David Bourget (Western Ontario)
David Chalmers (ANU, NYU)
Rafael De Clercq
Jack Alan Reynolds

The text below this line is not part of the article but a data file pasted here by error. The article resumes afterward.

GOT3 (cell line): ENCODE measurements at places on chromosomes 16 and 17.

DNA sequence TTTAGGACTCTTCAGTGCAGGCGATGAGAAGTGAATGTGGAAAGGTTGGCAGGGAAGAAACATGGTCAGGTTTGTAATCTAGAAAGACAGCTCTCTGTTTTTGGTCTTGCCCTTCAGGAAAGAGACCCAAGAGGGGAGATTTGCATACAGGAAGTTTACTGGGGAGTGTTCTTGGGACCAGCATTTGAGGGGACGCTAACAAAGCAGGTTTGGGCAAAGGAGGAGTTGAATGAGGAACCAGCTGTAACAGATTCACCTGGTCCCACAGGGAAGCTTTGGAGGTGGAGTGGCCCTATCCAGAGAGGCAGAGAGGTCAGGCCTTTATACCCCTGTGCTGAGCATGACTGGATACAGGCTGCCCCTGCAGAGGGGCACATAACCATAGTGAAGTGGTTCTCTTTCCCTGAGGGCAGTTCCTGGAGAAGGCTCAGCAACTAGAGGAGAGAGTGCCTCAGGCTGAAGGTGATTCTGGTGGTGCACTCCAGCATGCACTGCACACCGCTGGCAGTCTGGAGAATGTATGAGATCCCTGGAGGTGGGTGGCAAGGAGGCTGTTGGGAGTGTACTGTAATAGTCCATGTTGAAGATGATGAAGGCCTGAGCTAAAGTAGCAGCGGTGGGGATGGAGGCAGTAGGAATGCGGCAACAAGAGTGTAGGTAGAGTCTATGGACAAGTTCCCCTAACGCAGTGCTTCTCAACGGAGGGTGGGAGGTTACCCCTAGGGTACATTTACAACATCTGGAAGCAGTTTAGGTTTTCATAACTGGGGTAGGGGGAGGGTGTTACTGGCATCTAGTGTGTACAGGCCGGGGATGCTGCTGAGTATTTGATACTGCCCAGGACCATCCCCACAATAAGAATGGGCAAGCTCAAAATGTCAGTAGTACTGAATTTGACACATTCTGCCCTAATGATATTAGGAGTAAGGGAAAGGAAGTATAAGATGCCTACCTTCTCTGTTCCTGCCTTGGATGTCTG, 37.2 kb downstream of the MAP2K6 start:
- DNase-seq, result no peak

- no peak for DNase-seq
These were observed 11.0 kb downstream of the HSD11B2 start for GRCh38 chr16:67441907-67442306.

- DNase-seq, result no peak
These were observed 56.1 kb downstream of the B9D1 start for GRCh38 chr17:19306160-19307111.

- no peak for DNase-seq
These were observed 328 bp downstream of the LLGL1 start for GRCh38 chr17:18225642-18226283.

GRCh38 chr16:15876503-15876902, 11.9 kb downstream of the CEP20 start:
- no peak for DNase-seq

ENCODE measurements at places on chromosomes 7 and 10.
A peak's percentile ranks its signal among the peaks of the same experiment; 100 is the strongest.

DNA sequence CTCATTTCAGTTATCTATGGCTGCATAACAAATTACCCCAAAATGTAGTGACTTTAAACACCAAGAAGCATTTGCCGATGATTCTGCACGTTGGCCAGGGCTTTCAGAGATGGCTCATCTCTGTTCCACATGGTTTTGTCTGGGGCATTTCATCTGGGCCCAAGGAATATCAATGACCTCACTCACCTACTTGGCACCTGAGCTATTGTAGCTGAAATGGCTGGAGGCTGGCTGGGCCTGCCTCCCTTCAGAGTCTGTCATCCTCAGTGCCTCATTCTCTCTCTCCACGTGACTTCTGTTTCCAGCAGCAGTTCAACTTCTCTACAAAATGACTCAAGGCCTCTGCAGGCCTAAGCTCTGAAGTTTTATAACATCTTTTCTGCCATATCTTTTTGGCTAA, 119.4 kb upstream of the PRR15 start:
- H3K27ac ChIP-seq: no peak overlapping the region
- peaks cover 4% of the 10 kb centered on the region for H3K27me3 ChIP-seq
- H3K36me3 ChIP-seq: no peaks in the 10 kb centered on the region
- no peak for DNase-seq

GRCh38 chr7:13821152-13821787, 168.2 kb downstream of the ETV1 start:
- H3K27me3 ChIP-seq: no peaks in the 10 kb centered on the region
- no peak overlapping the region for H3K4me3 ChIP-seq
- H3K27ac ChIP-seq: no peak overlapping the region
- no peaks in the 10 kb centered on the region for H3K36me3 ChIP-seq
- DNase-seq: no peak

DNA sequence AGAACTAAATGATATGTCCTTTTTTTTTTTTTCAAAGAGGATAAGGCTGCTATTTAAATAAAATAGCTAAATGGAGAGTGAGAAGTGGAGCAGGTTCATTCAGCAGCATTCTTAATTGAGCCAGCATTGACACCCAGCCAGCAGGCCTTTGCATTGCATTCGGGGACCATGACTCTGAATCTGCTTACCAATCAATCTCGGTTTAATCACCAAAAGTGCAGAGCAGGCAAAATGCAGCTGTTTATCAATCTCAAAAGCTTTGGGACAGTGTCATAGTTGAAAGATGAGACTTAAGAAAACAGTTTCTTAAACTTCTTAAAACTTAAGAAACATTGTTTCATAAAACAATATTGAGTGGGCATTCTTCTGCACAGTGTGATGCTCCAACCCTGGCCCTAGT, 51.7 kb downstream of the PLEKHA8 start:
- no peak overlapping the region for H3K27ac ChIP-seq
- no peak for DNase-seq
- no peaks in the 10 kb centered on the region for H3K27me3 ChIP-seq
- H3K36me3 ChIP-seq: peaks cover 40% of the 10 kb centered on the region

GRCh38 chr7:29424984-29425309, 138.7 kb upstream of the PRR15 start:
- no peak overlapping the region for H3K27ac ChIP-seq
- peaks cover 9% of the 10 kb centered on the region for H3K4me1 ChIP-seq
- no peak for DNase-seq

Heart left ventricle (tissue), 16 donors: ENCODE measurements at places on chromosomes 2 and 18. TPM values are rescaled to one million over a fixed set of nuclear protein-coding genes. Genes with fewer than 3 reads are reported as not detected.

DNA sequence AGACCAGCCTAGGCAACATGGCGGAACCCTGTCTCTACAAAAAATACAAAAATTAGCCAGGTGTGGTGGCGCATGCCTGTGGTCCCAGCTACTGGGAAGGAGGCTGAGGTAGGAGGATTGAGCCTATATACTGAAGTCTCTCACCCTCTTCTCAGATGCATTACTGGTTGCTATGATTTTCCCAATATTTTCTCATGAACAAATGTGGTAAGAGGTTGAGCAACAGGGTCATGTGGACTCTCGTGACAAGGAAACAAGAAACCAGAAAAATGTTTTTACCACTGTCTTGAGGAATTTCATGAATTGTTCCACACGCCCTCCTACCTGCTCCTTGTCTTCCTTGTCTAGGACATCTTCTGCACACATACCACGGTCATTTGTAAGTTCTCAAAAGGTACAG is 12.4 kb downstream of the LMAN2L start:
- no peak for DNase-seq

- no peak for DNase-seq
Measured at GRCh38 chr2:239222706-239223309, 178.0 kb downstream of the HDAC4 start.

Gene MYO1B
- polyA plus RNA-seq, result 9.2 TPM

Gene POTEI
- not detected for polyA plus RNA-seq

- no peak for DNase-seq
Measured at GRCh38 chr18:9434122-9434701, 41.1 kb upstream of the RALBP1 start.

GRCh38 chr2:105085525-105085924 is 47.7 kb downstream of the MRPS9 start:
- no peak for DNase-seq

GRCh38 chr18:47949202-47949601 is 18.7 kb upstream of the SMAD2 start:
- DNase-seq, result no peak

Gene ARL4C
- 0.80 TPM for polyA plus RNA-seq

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There is a compelling idea in the air. Both contemporary philosophers of mind and philosophers of language are engaged in developing theories of (mental or linguistic) content that are naturalistic. The stand has been taken: semantic properties are not part of the primitive ontological furniture of the world. If we want to vindicate those properties as real, we will have to show that it is possible to unpack them into some other –primitive– set of properties. It is taken for granted that there is no alternative way of avoiding circularity in explaining the semantic properties of mental or linguistic representations. The following quote from Fodor's Psychosemantics is probably the locus classicus for this trend: "I suppose that sooner or later the physicists will complete the catalogue they've been compiling of the ultimate and irreducible properties of things. When they do, the likes of spin, charm, and charge will perhaps appear upon their list. But aboutness surely won't; intentionality simply doesn't go that deep. It's hard to see, in the face of this consideration, how one can be a Realist about intentionality without also being, to some extent or other, a Reductionist. If the semantic and the intentional are real properties of things, it must be in virtue of their identity with (or maybe of their supervenience on?) properties that are themselves neither intentional nor semantic. If aboutness is real, it must be really something else." (Fodor, 1987, p. 97) The naturalistic project seems thus to be deeply rooted in the search for a non-circular, explanatory account of intentional categories. Although, in principle, one should not take naturalism in regard to some realm as committing one to any sort of reductive explanation of that realm, in the context of contemporary philosophy of mind and philosophy of language, naturalism and reductionism como easily upon a meeting point. The reason is that explanatory, non-circular answers are taken to be reductionist. If this is correct, we would have to conclude that naturalism entails reductionism (regarding a theory of content) or, even more strongly, that naturalism is constitutively dependent upon the defense of a reductionist thesis. In this case, we would have to admit that there cannot be a non-reductionist naturalistic theory of content. The main aim of this paper is to cast some light on the issue of what naturalism means regarding a theory of content. It is a matter of a some urgency to find out exactly what it takes for a theory of content to be naturalistic. Until we do so, we cannot properly evaluate the existing theories (or indeed, develop our own). I will center my discussion of this topic on the question of whether naturalistic theories of content ought to be reductionist theories. The claim I want to defend is that, despite the current trend regarding the relations between naturalism and reductionism, the former is not constitutively dependent upon the latter. I will argue that, in fact, the strong requirements of a reductionist thesis are the very reason the project of naturalization seems to be doomed. However, I will try to show that once we have weakened those requirements, non-reductionist answers are certainly acceptable, in the sense of being informative, non-circular, and above all, explanatory. I propose a safe[r] characterization of naturalism that seems to better fit our theoretical views about content, and to turn the whole project into a more promising enterprise.
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